July 14, 2008
Brian Kennedy (202) 434-8200

78 Days Until Congressional Offshore Energy Ban Expires


Washington, D.C. – The Institute for Energy Research (IER) launched a "Countdown Calendarhighlighting the days that remain until the Congressional moratorium on outer continental shelf (OCS) energy leasing expires.  Unless the Congress takes action to extend the ban, it will expire on September 30th, 2008 – the end of the federal government’s fiscal year.  IER president Thomas Pyle issued the following statement:     

          “The federal government has made it illegal to produce taxpayer-owned energy from taxpayer-owned lands for nearly three decades,” Pyle said.  “That’s a fact consumers need to understand as they cope with skyrocketing prices for everything from groceries to gasoline.  Most Americans understand the law of supply and demand, but they may not know that America is the only developed nation in the world that restricts access to its own offshore energy resources, or that an annual vote in Congress is required to continue that policy.  That time of the year has come, and the next 78 days will be a critical period for America’s energy security.  We hope IER’s Countdown Calendar will help educate consumers on what is at stake as their elected leaders in Washington debate the future of our energy policy.”

     Two federal bans keep the U.S. from producing its vast offshore energy resources.  The Executive Moratorium was instituted in 1990 and is set to expire in 2012, but can be eliminated by the President at any time.  The Congressional Moratorium comes in the form of an annual appropriations rider in Congress. It expires every year and must be renewed – year to year – by a vote in the Congress.  The 2008 ban is set to expire on September 30th – the end of the federal government’s fiscal year – unless Congress approves a bill extending the ban and the president signs it into law.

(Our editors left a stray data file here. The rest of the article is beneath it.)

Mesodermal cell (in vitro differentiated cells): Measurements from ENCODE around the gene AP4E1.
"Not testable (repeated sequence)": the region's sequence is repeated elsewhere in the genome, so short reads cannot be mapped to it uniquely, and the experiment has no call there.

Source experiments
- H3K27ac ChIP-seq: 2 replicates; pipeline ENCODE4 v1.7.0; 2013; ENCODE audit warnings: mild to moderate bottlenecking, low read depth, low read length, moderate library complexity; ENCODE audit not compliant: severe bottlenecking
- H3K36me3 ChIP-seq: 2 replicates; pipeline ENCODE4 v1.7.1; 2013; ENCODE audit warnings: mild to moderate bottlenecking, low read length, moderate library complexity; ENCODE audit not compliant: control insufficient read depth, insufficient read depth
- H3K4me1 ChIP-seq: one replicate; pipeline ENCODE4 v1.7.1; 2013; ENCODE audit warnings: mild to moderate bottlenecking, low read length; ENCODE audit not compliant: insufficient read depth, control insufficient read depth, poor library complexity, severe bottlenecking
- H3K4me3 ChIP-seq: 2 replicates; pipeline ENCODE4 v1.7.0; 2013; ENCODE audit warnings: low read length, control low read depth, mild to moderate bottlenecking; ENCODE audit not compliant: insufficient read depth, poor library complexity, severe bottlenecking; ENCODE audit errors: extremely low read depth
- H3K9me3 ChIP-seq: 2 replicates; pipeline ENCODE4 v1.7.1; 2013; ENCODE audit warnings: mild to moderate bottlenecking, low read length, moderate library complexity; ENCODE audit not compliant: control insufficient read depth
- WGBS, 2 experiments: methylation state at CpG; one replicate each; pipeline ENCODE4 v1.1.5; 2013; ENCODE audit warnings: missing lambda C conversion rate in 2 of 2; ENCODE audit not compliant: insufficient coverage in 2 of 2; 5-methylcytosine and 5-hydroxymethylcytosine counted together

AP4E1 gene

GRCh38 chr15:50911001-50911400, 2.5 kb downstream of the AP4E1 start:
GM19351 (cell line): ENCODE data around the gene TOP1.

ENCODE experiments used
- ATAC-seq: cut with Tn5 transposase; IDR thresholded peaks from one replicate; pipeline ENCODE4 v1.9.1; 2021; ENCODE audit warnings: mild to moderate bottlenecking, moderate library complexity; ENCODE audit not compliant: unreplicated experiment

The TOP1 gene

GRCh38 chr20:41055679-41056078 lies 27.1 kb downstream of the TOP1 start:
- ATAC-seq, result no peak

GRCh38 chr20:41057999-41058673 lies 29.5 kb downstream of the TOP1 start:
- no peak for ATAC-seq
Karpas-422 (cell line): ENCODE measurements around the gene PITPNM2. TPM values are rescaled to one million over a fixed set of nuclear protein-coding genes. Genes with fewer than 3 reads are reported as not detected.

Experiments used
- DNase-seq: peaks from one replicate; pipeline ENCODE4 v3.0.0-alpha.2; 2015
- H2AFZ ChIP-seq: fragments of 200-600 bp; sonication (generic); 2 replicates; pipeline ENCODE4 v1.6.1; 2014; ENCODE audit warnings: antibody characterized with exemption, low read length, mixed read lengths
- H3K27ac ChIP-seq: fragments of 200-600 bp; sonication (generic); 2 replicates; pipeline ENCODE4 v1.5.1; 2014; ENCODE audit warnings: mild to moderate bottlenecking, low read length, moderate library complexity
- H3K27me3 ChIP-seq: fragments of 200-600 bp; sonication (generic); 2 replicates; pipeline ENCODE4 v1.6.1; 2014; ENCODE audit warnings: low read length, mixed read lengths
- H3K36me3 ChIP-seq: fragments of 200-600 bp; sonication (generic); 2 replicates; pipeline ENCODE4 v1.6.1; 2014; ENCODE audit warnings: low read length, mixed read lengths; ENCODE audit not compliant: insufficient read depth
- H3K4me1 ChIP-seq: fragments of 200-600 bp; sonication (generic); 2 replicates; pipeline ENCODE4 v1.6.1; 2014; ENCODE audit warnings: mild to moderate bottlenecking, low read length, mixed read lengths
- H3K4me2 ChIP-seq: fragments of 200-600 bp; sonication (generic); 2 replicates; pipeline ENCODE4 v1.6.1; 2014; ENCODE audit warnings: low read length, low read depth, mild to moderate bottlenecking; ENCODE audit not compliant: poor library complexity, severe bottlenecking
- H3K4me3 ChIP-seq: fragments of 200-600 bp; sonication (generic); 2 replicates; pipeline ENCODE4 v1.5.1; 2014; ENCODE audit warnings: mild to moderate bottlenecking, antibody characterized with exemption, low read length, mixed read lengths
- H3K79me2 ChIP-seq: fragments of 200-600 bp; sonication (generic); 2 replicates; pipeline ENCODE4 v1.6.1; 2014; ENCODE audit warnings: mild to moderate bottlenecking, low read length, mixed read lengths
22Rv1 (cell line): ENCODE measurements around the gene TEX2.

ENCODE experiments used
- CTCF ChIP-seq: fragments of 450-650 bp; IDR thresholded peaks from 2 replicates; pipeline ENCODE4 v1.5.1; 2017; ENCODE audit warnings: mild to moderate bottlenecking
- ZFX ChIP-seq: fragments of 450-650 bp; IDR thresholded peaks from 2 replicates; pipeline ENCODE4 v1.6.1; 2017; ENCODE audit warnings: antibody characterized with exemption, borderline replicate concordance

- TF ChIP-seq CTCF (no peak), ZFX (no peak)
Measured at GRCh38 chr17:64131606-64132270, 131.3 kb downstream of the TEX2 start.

The Washington Post labeled the Congress’ annual appropriations rider “An Outdated Ban” on domestic energy production in 2006.  Indeed, the U.S. remains the only developed nation in the world to restrict access to its own offshore energy resources. 97 percent of America’s 1.76 billion acres of OCS lands are not leased for their energy potential. 

More on OCS Energy from IER:

The Institute for Energy Research is a not-for-profit public foundation that conducts intensive research and analysis on the functions, operations, and government regulation of global energy markets.  Founded in 1989, IER is funded entirely by tax deductible contributions from individuals, foundations and corporations.  No financial support is sought for or accepted from government (taxpayers).

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